Vegan Keto Maple Granola Bars (nut-free, gluten-free, high-protein)

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This year I’ve finally managed to kick my dependence on store-bought protein bars. It’s not that I have anything against them, so much as I found myself really relying on them and eating 1-2 per day. This adds up fast. One of my new year’s resolutions was to eliminate protein bars from my grocery shops altogether and figure out a way to make some tasty ones at home. These vegan keto maple granola bars are one example of the ways I’ve been getting some extra protein into my day, without breaking the bank.

Like a lot of protein-rich low carb vegan recipes, these bars rely on pepitas and hemp seeds for those aminos. Both are readily available now in most supermarkets but can also be purchased online. If you happen to be in the group of people who can’t find hemp seeds where you live, you can replace them with sunflower seeds, sesame seeds or flax seeds. Keep in mind that this will change the nutritional profile of these breakfast bars, though!

While this recipe does utilize a specific sugar-free maple syrup from Lakanto, you don’t actually have to include it if you don’t want to! Check out the notes below for a substitution. These bars contain only 1.6g of net carbs each, while serving up 3g of fiber and 7.7g of protein. They are also nut-free, gluten-free, sugar-free, egg-free, dairy-free and provide more than 70% of the recommended daily intake of omega-3 fatty acids per serving. Not too bad for something so delicious!

wrapped vegan keto granola seed bars

Notes on Making Vegan Keto Maple Granola Bars (nut-free, gluten-free, soy-free)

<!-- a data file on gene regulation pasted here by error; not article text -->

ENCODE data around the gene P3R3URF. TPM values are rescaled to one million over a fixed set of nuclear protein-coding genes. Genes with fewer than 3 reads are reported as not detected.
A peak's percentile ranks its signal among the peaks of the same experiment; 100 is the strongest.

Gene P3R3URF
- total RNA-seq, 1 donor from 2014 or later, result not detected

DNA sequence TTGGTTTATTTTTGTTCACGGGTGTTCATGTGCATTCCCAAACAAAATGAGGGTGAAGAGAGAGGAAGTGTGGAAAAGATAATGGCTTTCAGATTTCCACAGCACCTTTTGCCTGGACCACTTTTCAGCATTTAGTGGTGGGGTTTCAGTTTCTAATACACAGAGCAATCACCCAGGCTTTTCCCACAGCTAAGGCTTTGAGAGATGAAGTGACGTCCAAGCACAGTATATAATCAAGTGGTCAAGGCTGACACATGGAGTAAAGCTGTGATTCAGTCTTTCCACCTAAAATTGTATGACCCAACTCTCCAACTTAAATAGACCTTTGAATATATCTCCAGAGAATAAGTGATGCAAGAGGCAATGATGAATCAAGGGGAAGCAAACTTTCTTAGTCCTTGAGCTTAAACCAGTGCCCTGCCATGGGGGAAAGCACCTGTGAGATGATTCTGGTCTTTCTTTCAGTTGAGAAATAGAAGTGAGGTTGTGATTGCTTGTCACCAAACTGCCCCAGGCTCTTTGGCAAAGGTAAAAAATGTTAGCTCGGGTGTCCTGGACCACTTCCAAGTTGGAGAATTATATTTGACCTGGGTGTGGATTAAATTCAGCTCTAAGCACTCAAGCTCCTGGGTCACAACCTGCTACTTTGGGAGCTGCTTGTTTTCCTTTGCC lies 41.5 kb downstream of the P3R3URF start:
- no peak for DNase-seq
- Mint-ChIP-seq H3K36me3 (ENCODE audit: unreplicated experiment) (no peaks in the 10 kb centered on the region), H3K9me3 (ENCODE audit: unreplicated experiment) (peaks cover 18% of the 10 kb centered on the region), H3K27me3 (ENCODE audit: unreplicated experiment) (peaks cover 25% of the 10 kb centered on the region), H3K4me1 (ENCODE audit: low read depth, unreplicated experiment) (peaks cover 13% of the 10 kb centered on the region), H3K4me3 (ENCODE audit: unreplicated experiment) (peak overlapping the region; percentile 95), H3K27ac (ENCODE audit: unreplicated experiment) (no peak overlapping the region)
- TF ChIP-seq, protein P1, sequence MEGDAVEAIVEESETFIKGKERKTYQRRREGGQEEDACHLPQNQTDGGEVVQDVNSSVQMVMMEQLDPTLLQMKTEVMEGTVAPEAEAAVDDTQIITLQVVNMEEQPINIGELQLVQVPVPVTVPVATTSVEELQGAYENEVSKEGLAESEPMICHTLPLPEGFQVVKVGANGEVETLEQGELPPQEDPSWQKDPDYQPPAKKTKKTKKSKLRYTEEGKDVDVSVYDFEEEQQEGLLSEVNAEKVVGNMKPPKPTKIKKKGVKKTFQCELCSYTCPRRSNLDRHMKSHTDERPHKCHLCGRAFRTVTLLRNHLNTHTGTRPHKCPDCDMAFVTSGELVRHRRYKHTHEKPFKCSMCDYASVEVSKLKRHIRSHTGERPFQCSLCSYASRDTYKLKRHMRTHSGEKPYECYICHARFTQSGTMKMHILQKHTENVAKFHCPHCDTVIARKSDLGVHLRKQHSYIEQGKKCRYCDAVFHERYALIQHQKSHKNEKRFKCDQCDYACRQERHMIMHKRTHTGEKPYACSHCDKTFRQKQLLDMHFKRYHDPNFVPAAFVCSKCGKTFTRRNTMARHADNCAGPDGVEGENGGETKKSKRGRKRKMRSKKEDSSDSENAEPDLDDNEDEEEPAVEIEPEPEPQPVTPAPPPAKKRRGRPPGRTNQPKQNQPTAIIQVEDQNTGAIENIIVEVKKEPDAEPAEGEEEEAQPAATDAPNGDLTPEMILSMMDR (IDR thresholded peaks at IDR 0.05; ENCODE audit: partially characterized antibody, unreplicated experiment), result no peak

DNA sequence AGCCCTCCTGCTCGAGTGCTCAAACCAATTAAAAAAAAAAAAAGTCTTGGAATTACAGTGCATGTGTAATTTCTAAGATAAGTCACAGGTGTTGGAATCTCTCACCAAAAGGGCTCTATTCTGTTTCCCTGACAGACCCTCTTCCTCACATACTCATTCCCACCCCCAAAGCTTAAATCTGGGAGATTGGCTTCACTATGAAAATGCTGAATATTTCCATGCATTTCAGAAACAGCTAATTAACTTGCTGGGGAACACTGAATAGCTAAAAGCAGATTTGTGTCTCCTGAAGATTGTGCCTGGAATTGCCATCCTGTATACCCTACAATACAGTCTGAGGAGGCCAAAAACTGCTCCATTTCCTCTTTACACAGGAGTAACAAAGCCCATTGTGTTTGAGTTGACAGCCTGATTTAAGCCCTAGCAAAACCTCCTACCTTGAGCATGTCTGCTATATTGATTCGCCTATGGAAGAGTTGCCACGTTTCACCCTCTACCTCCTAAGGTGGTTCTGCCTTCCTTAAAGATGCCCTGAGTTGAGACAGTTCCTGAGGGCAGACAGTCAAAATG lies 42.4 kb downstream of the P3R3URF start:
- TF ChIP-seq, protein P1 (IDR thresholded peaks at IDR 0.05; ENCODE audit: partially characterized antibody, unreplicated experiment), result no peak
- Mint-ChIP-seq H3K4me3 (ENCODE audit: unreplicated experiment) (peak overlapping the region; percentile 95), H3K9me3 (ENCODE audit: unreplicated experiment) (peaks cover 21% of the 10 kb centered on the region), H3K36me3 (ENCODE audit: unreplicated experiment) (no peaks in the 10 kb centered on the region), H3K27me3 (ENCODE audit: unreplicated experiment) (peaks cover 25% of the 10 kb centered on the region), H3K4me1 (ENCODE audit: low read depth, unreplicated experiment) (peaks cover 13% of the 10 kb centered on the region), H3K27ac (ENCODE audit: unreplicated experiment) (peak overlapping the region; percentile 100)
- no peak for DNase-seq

• This recipe calls for a sugar-free maple syrup. It’s the brand I’ve found that works best for baking, and doesn’t upset my stomach. You can save 15% if you shop on their site using the code MeatFreeKeto.
  • If you don’t have any at the ready (or really hate the taste of maple – how dare you), you can sub the 2 tbsp of maple syrup for 1 tbsp water + 2 tbsp granulated sweetener (like erythritol), plus maybe vanilla extract.
  • If your syrup isn’t thick enough and doesn’t seem to be holding the bars together, you can either try adding a little more, or adding in some granulated sweetener (so it holds together when baked).
  • Cinnamon is just about my favorite thing in the whole world, but if it’s not yours, you can easily remove it from the ingredients.
  • The seed blend I used here is just a preference. These seeds were all picked because of their high protein content, but aren’t integral to the structure of the recipe. Any seed here can be substituted for pretty much any other seed, or even nuts.
  • If you want more protein, you could replace the sesame seeds with an equal amount of additional hempseeds.
  • Nutrition information was calculated using the USDA values for generic brands of the seeds and coconut flour, as well as the Lakanto brand of sugar-free maple syrup. You may calculate different values if using different brands.